French painter, illustrator, and print-maker Pierre Bonnard was born in Fontenay-aux-Roses, Hauts-de-Seine on 3 October 1867. Bonnard showed a talent for drawing and water colours, as well as caricatures. He painted frequently in the gardens of his parent’s country home at Grand-Lemps near the Cote Saint-André in the Dauphiné. He also showed a strong interest in literature. Bonnard received his baccalaureate in the classics, and to satisfy his father, earned his license in law, and began practicing as a lawyer beginning in 1888. While he was studying law, he also attended art classes at the Académie Julian in Paris where he met Edouard Vuillard and Ker Xavier Roussel. He also sold his first commercial work of art, a design for a poster for France-Champagne, which helped him convince his family that he could make a living as an artist. He set up his first studio at on rue Lechapelais and began his career as an artist.
Bonnard was a leading figure in the transition from Impressionism to Modernism. He painted landscapes, urban scenes, portraits and intimate domestic scenes, where the backgrounds, colours and painting style usually took precedence over the subject. After the summer holidays of 1888, Bonnard and his friends from the Académie Julian became the founding members of the Post-Impressionist group of avant-garde painters, known as Les Nabis. This was an informal group of artists with different styles and philosophies, but common artistic ambitions. Two of Bonnard’s featured images include:
- Siesta (1900) oil on canvas (Felton Bequest, National Gallery of Victoria). Siesta belongs to Bonnard’s ‘realist’ period during which he painted frank portraits documenting his relationship with his model and muse Marthe Boursin. Marthe’s pose has been reconfigured to evoke the Borghese Hermaphrodite, a famously erotic sculpture in the Louvre. Siesta was well-known among Paris’s literary and artistic circles and was once owned by Gertrude Stein.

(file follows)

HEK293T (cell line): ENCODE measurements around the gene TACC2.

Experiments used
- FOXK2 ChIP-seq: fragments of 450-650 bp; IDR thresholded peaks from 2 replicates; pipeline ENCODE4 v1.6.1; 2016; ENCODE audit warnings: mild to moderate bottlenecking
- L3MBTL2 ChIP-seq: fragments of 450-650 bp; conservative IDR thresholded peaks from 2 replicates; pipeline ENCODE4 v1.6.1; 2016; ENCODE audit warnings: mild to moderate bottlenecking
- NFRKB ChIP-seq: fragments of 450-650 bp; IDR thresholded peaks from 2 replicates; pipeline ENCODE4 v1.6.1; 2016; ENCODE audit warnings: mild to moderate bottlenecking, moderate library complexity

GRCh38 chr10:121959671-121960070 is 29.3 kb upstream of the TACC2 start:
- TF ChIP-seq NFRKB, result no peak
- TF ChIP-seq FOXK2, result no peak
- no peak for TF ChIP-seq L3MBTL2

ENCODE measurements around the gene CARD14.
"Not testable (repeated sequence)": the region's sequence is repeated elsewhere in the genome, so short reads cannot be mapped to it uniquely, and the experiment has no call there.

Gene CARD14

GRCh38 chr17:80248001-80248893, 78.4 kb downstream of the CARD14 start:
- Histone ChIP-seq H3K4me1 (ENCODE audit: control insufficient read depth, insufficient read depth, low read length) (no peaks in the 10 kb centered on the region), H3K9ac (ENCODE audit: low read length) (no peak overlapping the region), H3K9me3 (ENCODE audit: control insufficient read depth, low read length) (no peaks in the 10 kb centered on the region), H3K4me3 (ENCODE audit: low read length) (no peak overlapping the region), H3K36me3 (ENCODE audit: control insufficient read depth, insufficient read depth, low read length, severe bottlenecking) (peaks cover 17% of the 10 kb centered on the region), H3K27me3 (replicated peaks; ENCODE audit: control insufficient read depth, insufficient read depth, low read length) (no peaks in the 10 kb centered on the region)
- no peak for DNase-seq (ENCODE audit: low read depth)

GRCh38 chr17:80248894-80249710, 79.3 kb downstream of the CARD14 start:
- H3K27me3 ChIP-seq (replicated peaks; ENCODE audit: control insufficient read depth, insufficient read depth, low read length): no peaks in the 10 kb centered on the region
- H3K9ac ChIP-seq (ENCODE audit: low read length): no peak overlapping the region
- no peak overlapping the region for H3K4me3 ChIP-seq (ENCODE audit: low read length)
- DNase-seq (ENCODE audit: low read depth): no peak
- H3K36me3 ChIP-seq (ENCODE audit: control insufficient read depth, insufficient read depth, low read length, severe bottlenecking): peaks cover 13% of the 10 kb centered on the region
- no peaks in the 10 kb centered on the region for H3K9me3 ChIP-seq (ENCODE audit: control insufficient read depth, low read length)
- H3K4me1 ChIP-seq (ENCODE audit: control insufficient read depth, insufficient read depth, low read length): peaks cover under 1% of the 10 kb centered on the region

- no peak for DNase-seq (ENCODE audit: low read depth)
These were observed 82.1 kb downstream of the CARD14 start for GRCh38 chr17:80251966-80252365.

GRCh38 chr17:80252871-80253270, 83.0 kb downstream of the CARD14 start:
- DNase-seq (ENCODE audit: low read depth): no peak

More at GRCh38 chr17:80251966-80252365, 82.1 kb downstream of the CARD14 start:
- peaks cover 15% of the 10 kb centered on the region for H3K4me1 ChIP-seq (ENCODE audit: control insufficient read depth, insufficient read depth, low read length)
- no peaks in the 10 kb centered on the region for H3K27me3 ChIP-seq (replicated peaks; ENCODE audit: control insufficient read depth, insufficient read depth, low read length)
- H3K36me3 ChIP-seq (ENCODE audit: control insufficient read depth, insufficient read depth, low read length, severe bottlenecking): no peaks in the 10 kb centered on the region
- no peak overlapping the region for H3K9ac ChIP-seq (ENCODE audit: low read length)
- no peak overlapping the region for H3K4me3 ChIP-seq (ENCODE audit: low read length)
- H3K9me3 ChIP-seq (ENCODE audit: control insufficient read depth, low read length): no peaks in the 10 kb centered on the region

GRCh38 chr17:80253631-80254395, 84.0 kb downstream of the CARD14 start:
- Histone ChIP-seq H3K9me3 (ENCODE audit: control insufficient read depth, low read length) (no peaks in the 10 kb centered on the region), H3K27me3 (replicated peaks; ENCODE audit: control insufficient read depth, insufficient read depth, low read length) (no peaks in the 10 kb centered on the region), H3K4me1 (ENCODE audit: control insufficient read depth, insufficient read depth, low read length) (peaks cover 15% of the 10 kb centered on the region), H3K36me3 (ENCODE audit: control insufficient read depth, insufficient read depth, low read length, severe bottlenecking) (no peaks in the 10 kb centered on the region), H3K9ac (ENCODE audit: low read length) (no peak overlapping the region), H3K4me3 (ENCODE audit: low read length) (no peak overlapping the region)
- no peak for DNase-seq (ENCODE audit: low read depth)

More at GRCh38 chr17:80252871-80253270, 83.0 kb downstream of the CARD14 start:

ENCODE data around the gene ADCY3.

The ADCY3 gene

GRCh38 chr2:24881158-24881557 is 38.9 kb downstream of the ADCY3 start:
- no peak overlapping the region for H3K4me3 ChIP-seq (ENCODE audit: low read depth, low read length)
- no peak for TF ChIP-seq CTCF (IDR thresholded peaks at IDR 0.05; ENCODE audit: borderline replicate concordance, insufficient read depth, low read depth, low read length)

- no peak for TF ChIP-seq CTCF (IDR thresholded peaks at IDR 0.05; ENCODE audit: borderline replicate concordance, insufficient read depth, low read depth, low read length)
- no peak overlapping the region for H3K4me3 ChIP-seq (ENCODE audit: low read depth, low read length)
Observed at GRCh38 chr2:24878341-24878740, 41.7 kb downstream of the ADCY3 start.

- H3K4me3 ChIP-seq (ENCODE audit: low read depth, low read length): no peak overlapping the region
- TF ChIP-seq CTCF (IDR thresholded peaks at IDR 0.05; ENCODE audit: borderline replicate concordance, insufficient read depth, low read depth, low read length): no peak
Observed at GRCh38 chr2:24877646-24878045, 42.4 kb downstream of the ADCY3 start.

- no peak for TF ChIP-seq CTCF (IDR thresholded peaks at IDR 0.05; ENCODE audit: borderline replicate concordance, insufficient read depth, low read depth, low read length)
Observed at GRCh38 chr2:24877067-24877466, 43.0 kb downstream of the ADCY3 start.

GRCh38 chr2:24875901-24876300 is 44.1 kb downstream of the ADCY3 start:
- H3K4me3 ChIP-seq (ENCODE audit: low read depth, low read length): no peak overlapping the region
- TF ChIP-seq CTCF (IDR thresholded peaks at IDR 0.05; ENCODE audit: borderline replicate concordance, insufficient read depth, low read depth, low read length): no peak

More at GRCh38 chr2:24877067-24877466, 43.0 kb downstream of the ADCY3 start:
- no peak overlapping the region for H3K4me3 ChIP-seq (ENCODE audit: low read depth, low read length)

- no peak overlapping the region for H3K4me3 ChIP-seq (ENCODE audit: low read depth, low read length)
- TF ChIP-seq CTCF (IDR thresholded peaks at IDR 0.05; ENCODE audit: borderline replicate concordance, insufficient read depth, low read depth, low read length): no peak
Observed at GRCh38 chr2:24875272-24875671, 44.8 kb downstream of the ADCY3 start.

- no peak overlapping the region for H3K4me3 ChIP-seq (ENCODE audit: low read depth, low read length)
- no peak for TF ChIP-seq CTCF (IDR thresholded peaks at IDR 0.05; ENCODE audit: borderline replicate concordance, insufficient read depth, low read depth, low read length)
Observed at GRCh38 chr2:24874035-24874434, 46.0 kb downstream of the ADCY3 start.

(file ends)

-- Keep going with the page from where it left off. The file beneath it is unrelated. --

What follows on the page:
- Portrait of Reine Natanson and Marthe Bonnard (1928) oil on canvas, School of Paris, Musee D’art Moderne. Reine was the second wife of Thadee Natanson, former editor of the Revue Blanche and a close friend of Bonnard. She sat several times during 1920-21 and is wearing the red dress.
From 1893 until her death, Bonnard lived with Marthe de Méligny (1869–1942) aka Maria Boursin (birth name). They married in 1925. In the years before their marriage, Bonnard had love affairs with two other women, who also served as models for some of his paintings, Renée Monchaty (the partner of the American painter Harry Lachmann); and Lucienne Dupuy de Frenelle, the wife of a doctor.
- It has been suggested that Bonnard may have been the father of Lucienne’s second son.
- Renée Monchaty committed suicide shortly after Bonnard and de Méligny (Boursin) married.
Bonnard was known especially for his stylized decorative qualities and his bold use of colour. His early work was strongly influenced by Paul Gauguin’s paintings; and the prints of Hokusai and other Japanese artists.
- In 1893 Bonnard viewed a major exposition of the works of Utamaro and Hiroshige at the Durand-Rouel Gallery. The Japanese use of multiple points of view, and bold geometric patterns in clothing, such as checkered blouses, began to appear in Bonnard’s work.
- Because of his passion for Japanese art, Bonnard’s nickname among the Nabis became Le Nabi le trés japonard.
Working in his studio at 65 rue de Douai in Paris, Bonnard presented paintings at the Salon des Independents in 1900, and took part in an exhibition with the other Nabis at the Bernheim Jeaune Gallery. By 1905, he produced a series of nudes and portraits, and in the following year had a personal exposition at the Bernheim-Jeune Gallery. Bonnard’s reputation as an artist grew and in 1918 he was selected, along with Renoir, as an Honorary President of the Association of Young French Artists.
- Bonnard finished his last painting, The Almond Tree in Blossom, a week before his death on 23 January 1947, at his cottage on La Route de Serra Capeou near Le Cannet, on the French Riviera.
- The Museum of Modern Art in New York City organized a posthumous retrospective of Bonnard’s work in 1948, although originally it was meant to be a celebration of the artist’s 80th birthday.
“Is It Art?”